Today we have a guest contribute to discuss the other side of living and mourning in the LARP community. Ian Powell is a freelance writer for Eschaton Media, Inc., the producers of Dystopia Rising, Project: Paradigm, and CHRONOS. You can contact him via email at Ianpowell913@gmail.com or check out his contributing work on Amazon.
My friend died.
Not his character. I'm sure that his character lived and died a thousand deaths. Actually, come to think of it, I guess his character dies too. All of the stories that could have been told about him, all of the trials and victories he could have faced: all gone. LARPing is designed for that endless opportunity. An ongoing story in which there may not be a grand victory, as there is no clear conclusion. To live a second life.
My friend did that. Many years ago I helped run a game. There were tiers of responsibility involved for keeping the stories running. There was the owner and creator of the game, there was his staff, and there was the cast. Beyond that, the true heart of the game, was the players. I found myself in the staff section with two of my very good friends, and we ran most of the day to day of the LARP, as the owner was unable to attend the game as much as he'd like due to health issues. It wasn't the biggest game, so you really got to know all of the players on an almost familial level. There were some who irked me, some who would kiss my ass because I was in charge, some who I would make lifelong friendships with until this day. And then there was my friend.
My friend was older than most of the players at the game by about 20 years. We had a fairly young player base to begin with, so he was a bit of a sore thumb when he first arrived. He jumped right in though with an amazing enthusiasm, a love for pranks and being stealthy and sneaky, and a penchant for being way more fit than a man his age should have been. A running joke began around the camp that he was always listening and always present, and that just saying his name would summon him. On more than one occasion he would prove that statement true, and appear from the shadows as if he had always been standing in your conversational circle, not with a "roar" or a "boo" but a friendly "Hey."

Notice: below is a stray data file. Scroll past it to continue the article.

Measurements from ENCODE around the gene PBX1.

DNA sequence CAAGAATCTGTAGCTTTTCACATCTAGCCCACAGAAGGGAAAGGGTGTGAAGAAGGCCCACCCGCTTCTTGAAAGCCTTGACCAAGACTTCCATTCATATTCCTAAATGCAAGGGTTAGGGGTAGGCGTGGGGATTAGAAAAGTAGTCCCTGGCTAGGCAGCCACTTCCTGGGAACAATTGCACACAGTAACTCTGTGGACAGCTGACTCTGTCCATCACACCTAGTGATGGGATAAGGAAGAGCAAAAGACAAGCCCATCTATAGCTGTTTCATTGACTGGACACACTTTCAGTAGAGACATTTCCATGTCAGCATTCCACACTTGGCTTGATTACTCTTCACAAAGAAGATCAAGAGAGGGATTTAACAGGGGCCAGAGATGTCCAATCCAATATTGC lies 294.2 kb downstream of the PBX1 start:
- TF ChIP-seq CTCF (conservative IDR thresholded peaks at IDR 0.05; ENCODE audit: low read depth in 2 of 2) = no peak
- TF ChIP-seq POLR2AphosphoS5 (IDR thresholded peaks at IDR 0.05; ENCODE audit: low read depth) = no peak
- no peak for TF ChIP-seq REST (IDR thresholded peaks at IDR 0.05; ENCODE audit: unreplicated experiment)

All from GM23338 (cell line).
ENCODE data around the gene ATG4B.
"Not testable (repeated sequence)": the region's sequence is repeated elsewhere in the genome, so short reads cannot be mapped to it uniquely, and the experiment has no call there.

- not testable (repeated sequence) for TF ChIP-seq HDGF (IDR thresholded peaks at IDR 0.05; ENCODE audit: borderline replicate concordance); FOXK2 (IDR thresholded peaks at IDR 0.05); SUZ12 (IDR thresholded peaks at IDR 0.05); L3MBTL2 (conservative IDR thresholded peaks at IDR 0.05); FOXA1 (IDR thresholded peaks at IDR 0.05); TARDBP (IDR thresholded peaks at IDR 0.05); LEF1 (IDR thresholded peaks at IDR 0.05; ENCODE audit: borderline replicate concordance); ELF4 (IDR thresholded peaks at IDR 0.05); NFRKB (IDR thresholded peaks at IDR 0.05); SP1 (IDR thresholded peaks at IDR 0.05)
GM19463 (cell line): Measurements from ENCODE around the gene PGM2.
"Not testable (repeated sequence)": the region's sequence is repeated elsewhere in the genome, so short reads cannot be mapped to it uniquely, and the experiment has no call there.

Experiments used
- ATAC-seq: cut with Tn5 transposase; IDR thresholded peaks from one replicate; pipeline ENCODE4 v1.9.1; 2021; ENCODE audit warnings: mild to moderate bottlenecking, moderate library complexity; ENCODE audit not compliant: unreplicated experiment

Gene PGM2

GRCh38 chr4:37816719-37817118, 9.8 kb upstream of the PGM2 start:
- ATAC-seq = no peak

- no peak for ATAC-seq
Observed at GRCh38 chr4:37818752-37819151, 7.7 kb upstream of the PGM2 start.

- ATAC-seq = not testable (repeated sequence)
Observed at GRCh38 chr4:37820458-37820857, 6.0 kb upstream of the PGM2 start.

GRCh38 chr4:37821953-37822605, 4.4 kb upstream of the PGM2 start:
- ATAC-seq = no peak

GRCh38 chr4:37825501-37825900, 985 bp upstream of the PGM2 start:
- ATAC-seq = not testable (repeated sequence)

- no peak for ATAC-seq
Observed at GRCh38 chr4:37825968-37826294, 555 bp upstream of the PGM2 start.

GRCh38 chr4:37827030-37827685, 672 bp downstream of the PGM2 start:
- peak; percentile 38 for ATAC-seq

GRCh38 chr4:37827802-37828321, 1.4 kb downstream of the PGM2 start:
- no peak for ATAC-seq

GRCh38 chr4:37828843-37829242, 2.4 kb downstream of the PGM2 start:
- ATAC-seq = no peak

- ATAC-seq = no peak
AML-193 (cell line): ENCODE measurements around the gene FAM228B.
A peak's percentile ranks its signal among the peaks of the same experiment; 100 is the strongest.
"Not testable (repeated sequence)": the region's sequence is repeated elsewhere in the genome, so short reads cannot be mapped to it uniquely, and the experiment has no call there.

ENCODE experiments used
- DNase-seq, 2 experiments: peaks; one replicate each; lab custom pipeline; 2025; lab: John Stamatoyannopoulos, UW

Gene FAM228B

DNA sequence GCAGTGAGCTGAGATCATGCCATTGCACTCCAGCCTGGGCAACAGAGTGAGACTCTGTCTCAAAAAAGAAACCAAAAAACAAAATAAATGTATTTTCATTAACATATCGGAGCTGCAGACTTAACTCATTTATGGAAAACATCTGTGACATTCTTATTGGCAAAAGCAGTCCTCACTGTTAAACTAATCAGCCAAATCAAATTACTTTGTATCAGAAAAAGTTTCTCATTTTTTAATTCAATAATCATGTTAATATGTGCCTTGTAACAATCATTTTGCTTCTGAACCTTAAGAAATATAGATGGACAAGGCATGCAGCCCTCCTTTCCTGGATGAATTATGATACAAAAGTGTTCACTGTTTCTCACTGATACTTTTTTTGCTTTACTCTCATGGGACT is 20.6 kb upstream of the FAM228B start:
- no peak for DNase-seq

My friend loved that game. He'd eventually bring his family to play. He'd drive hours and hours to show up at group functions. When I was burned out and upset and fried at the end of events, even if I was mad at the whole world, I wouldn't be mad at him. He'd step forward to help out, crack a joke to make me laugh, do his magical appearing act just in time to save me from throttling someone. I frequently describe people as "a good guy". "Oh so and so is a good guy." "I like him, he's a good guy."
My friend was the truest definition of a good guy.
I split with that game, me and my two staff friends. We had disagreements with the owner, we were frustrated and tired and not having fun any more. In the fallout of us leaving, things got tense with that community. People spoke ill behind our backs, some cursed us out to our faces. It's no one persons fault really, I blame a lot of my actions at the time on youthful ignorance and pride. In the end though, I lost a lot of friends. A lot of people I built my life around stopped talking with me, and if they were talking, it was about me, not to me. But occasionally, I would get a message from my friend. Either it was a "Missed you guys.", or a "How's it going?". Sometimes, it was just that quiet toned "Hey" that would make me laugh at my phone before I could respond.
Those faded as well. The game was what we had had as a bridging ground to form a friendship, and without it, there wasn't much there. Sure, he was an amazing guy, but I wasn't going to bug him. There was no reason for me to send him messages on Facebook, asking him how he was. It could only lead down the dark path of me being shitty and smack-talking the game he loved that I had left.
It had been years since I'd heard from my friend, when I saw a GoFundMe go up in his name. He had cancer, and his family was trying to raise money for treatment. They plead to his second family, the LARP community he vacationed in, and they immediately responded with aid. I was panged, immediately. I shared the link, I donated what I could. I felt guilty that we hadn't spoken. I felt terrible that I couldn't do more.
He died the next day.
The community was quiet and in mourning. I saw friends posting statuses memorializing how good of a guy he was. How we should try to be more like him. How he had an impact on our lives. And he did, there's no doubt. LARP is storytelling. Every character in a story intertwines, and when you live a character in a story, you find yourself interwoven with others, even if it's only for a short time. A man like my friend didn't just cast a thread, he cast a net. His stories will be woven into so many of our lives for good. I'm honored that I got to know him. I'm glad LARPing brought us together. I'm ashamed LARPing made us part ways. I wish I had had more time. I wish he could draw from the deck again, and pick another card. But he can't. He's gone. His character is gone. His memory isn't.
My friend died.